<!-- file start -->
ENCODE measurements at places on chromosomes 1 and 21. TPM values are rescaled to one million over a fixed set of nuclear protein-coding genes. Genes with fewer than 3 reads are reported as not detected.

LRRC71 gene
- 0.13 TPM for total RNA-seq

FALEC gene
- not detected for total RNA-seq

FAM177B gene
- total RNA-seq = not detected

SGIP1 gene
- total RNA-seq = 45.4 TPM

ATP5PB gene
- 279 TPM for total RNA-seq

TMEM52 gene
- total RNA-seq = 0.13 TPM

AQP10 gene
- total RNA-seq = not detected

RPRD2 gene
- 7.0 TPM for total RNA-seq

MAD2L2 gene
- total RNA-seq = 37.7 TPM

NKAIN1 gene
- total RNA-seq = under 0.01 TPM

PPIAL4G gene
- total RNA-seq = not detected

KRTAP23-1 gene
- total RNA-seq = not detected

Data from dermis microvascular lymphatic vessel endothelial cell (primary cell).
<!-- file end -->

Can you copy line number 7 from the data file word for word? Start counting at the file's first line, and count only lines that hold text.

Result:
- total RNA-seq = not detected